erates. The battle of Antietam. Lee retreats into Vir-
ginia. Lincoln's Emancipation Proclamation. Sentiment
of the North and in Congress as to emancipation. Mili-
tary conditions in the West. Bragg's invasion of Ken-
tucky. Buell replaced by Rosecrans. Burnside replaces
McClellan. Estimate of McClellan. The battle of Fred-
ericksburg. Burnside resigns and is succeeded by Hooker.
Cabinet dissension. The final Emancipation Proclamation.
"Copperhead opposition.” The Conscription Act Finan-
cial legislation. Arrest and conviction of Vallandigham.
Lincoln's defence of the suspension of habeas corpus. The
creation and admission of West Virginia. The battle of
Chancellorsville. Death of Stonewall Jackson. Summary
of the results of the second year of the war.
VI THE THIRD YEAR OF THE WAR. . 315-390
Lee invades the North. Impelling motives of the move-
ment. Preliminary Confederate movements in Virginia.
Pennsylvania entered. Early seizes York. Lee occu-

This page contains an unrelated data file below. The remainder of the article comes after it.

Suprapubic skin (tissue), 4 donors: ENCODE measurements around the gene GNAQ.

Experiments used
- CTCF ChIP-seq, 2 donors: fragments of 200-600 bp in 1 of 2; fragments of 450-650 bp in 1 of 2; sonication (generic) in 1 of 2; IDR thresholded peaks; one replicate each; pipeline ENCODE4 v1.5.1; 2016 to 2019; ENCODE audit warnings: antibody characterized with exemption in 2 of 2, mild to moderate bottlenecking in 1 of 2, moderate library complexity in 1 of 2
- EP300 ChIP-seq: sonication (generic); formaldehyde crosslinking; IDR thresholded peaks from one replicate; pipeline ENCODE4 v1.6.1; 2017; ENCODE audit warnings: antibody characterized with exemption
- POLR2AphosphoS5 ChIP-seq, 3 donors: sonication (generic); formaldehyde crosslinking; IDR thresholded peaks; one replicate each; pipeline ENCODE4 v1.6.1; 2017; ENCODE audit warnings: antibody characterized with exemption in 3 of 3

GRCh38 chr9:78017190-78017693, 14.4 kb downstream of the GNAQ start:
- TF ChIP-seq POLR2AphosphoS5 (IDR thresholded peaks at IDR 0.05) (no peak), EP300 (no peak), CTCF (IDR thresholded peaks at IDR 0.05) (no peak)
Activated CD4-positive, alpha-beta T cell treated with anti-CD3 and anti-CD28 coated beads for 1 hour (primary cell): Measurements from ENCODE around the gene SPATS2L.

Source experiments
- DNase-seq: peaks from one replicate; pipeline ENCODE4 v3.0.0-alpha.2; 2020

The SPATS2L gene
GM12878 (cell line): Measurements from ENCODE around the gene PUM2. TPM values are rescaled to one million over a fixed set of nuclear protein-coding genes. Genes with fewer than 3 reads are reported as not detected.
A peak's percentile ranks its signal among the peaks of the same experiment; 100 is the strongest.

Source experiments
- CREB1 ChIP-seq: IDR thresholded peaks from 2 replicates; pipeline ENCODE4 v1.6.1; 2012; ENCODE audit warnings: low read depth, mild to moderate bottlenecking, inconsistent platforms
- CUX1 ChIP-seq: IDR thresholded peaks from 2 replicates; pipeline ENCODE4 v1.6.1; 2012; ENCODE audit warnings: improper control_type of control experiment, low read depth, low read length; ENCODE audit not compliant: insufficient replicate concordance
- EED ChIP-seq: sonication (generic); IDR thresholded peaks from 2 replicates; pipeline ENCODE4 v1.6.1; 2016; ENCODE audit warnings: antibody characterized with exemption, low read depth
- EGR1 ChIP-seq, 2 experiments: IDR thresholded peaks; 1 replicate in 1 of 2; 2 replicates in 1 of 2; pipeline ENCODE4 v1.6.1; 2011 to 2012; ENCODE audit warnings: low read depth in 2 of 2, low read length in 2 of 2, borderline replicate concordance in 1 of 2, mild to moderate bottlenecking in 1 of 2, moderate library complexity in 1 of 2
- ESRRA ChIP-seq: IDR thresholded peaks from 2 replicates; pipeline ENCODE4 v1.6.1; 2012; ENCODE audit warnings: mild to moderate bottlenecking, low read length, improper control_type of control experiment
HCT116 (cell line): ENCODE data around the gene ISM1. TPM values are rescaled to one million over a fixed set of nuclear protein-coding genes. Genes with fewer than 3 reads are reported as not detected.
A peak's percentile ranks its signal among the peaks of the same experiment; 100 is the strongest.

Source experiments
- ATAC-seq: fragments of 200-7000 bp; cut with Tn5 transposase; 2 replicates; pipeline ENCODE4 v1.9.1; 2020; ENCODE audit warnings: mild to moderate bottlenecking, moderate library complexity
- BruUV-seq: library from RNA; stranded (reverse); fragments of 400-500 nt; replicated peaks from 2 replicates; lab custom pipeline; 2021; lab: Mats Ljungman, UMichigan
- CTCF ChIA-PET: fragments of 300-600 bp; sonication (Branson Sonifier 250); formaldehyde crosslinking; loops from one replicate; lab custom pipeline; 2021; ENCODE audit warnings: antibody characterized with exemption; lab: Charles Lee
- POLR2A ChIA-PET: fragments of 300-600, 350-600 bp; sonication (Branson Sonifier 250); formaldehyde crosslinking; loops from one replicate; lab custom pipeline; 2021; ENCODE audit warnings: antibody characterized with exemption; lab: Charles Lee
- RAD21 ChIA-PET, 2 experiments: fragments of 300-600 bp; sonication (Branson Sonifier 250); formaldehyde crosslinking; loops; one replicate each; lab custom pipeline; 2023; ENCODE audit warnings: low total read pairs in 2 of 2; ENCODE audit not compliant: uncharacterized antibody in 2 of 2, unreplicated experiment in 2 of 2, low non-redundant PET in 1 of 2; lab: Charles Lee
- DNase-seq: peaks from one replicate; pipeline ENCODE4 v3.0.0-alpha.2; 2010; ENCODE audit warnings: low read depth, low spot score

pies Chambersburg. Hooker's operations hampered by the
War Department. He is superseded by Meade. Man-
Quvres of the opposing armies toward Gettysburg. The
first day's battle at Gettysburg. The positions of the com-
batants. The second day's struggle. Operations of the
third day. Pickett's disastrous charge. Lee's army re-
treats. The cost of the Gettysburg field. Grant's expe-
dition against Vicksburg. “The Campaign of the Bayous."
Grant's differences with McClernand. Operations against
Grand Gulf and Fort Gibson. Grant takes the city of
Jackson and reaches the rear of Vicksburg. A general
assault fails. The long siege and final surrender. Draft
riots in New York. Peace efforts. Enlistment of negro
slaves in the Union army. Retaliatory measures of the
Confederacy Negro soldiers in the Confederate army.
The attitude of Great Britain toward the conflict. France
offers mediation. Diplomatic difficulties with Great
Britain over Confederate war vessels. The Confederate
representative recalled from London. Mexican affairs in
relation to the Union and the Confederacy. Difficulties as
to exchange of prisoners. Resolution of the Confederate
Congress as to negro prisoners. Treatment of Union sol-
diers. Confederate prisoners. The battles of Chicka-
mauga and Lookout Mountain. Vallandigham again at-
tacks the administration. The writ of habeas corpus sus-